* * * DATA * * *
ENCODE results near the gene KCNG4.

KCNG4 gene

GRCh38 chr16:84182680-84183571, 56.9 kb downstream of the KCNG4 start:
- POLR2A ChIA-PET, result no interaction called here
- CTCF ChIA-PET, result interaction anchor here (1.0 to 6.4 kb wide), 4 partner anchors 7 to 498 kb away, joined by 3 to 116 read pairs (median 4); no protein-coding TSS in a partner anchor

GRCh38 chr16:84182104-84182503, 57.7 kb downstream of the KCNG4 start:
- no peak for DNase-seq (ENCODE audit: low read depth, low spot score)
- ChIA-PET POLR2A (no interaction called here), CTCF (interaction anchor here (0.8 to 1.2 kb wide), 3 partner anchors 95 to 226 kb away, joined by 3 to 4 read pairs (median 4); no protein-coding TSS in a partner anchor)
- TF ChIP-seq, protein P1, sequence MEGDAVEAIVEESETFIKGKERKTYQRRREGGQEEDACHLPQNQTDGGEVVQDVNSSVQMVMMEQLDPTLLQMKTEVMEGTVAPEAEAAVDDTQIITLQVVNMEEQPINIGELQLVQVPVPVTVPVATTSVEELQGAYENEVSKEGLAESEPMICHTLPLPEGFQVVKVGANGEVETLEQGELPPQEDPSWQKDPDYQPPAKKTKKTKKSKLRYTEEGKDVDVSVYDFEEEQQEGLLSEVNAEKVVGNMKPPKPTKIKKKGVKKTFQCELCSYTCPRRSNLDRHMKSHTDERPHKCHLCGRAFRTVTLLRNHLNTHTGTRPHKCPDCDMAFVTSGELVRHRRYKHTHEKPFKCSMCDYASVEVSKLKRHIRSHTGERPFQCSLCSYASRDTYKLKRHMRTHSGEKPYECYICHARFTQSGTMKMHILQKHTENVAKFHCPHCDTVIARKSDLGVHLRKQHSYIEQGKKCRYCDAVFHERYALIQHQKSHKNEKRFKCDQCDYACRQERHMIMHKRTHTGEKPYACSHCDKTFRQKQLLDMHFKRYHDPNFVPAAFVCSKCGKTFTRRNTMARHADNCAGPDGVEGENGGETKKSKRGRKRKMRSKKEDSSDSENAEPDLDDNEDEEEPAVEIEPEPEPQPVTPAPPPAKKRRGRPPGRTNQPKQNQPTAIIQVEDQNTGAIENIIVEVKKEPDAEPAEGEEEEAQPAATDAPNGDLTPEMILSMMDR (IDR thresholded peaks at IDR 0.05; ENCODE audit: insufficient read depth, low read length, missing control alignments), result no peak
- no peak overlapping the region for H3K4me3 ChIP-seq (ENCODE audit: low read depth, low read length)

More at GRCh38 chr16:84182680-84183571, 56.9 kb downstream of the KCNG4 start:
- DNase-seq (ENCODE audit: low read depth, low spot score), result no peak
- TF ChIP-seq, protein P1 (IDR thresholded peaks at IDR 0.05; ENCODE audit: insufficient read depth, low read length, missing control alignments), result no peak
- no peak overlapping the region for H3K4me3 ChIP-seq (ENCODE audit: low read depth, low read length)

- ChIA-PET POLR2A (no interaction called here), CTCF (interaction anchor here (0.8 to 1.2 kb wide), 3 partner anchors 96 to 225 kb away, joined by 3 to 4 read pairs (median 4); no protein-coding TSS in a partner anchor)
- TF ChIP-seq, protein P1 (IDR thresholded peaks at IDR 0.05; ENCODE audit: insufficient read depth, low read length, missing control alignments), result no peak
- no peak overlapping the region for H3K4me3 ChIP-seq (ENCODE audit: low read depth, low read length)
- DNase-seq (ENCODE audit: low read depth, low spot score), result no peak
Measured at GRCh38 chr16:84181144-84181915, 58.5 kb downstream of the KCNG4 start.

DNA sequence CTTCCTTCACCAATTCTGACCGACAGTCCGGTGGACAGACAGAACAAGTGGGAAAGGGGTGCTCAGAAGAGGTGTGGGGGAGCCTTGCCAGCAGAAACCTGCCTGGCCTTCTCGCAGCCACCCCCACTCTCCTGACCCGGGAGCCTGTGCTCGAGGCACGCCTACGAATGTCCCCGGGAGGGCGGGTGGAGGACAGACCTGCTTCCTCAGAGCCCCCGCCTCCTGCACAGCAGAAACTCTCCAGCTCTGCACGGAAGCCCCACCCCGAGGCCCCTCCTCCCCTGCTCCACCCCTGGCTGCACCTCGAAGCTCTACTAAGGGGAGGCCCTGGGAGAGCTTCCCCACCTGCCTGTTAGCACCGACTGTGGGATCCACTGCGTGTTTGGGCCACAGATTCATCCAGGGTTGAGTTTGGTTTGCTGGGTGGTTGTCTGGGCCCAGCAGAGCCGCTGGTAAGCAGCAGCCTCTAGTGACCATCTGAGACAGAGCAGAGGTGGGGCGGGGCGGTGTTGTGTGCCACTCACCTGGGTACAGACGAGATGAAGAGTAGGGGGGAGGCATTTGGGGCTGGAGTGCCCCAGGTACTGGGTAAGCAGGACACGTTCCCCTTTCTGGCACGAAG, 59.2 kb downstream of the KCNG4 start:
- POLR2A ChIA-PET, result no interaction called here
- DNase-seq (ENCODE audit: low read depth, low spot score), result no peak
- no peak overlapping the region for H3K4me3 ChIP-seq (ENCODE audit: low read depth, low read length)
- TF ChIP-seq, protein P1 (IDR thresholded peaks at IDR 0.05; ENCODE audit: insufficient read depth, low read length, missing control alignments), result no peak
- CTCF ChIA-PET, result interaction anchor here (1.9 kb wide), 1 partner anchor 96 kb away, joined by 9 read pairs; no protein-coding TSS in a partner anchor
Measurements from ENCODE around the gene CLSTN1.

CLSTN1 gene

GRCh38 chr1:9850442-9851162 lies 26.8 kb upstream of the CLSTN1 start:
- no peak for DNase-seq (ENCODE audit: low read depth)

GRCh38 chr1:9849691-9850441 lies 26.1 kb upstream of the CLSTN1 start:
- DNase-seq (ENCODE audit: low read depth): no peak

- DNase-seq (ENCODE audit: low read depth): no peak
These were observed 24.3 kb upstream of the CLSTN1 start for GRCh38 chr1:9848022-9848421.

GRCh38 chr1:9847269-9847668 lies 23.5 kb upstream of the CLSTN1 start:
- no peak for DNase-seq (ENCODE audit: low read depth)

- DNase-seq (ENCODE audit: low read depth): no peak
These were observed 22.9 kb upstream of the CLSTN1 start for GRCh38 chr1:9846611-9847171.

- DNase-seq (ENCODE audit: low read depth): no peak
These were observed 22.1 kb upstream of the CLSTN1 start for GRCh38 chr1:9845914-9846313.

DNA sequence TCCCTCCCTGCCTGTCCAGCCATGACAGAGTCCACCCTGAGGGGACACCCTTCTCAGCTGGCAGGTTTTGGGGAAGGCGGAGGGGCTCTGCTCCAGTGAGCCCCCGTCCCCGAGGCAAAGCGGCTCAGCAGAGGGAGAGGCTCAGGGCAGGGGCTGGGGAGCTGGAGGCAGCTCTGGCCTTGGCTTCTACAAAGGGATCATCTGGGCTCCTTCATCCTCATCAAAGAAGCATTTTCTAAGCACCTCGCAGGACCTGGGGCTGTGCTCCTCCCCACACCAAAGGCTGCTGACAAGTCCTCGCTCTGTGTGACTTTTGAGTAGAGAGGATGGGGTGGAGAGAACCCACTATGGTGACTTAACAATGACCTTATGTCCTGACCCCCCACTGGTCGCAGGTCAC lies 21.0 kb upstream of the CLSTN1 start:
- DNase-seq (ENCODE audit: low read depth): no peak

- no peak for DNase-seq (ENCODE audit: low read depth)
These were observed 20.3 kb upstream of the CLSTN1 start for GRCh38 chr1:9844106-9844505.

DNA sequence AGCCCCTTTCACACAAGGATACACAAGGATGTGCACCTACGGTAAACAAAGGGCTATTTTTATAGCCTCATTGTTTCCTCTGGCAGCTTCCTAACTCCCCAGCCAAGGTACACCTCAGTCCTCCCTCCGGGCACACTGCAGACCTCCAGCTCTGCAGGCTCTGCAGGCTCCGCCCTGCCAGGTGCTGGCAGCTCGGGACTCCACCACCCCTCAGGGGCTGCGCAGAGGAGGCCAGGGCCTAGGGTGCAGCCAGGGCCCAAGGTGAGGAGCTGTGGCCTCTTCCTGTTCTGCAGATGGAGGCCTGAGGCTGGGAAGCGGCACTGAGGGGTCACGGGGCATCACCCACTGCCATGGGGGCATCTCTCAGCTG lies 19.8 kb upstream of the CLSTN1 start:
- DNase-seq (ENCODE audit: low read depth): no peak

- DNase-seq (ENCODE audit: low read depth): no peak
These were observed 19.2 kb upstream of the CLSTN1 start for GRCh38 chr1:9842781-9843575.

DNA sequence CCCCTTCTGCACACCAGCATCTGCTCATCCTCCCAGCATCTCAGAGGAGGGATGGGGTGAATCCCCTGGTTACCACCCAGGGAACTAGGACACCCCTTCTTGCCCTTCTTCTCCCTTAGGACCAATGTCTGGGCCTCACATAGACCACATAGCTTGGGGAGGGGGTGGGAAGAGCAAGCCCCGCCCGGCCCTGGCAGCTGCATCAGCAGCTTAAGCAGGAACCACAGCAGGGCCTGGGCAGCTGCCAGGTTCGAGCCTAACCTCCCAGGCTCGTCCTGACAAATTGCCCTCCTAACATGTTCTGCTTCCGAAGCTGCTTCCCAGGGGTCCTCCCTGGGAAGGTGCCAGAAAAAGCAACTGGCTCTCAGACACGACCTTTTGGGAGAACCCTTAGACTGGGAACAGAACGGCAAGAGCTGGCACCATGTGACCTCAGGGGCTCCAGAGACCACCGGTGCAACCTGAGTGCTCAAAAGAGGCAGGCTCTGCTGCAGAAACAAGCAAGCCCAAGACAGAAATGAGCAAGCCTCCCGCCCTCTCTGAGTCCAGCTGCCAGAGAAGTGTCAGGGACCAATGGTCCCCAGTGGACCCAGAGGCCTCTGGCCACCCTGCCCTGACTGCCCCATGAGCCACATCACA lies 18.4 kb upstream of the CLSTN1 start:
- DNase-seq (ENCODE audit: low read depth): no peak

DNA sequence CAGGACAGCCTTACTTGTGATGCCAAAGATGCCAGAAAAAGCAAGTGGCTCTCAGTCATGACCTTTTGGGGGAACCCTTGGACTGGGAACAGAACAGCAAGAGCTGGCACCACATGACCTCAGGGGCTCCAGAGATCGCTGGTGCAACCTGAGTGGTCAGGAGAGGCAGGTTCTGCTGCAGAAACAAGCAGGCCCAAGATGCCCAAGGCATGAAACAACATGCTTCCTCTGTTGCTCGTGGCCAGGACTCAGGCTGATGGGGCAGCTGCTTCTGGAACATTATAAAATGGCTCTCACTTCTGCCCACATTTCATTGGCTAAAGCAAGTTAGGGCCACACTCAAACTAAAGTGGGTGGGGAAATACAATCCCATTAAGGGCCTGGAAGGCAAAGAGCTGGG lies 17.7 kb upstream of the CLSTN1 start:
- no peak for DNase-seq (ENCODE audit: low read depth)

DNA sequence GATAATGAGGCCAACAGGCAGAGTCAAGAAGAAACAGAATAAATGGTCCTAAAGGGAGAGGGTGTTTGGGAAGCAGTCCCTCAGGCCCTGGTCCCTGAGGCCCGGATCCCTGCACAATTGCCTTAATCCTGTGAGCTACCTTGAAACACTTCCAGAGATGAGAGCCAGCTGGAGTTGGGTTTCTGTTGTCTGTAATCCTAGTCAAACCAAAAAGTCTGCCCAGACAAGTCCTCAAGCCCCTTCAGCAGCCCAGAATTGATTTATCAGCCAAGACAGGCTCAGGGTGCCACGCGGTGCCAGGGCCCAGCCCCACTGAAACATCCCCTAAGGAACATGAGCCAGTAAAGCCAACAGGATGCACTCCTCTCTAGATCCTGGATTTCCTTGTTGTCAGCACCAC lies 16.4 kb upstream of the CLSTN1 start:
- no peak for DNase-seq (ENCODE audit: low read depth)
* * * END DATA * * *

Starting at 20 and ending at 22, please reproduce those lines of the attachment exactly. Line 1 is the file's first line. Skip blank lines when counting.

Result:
DNA sequence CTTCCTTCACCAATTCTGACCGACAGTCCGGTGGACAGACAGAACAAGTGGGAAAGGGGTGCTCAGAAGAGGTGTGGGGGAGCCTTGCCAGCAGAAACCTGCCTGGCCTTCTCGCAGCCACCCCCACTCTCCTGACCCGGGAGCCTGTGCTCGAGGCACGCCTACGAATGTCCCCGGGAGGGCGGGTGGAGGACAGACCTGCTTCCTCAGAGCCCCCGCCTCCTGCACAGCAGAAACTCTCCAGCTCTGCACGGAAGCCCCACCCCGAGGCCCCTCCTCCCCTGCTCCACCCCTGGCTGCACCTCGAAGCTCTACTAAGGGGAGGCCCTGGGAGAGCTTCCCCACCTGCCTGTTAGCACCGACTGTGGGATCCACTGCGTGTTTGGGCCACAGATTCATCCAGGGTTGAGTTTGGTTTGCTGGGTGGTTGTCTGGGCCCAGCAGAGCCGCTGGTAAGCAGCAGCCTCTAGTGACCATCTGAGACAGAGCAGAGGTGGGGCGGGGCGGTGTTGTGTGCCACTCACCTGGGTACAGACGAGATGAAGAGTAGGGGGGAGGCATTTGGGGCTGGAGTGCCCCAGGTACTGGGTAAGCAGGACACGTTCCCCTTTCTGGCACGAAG, 59.2 kb downstream of the KCNG4 start:
- POLR2A ChIA-PET, result no interaction called here
- DNase-seq (ENCODE audit: low read depth, low spot score), result no peak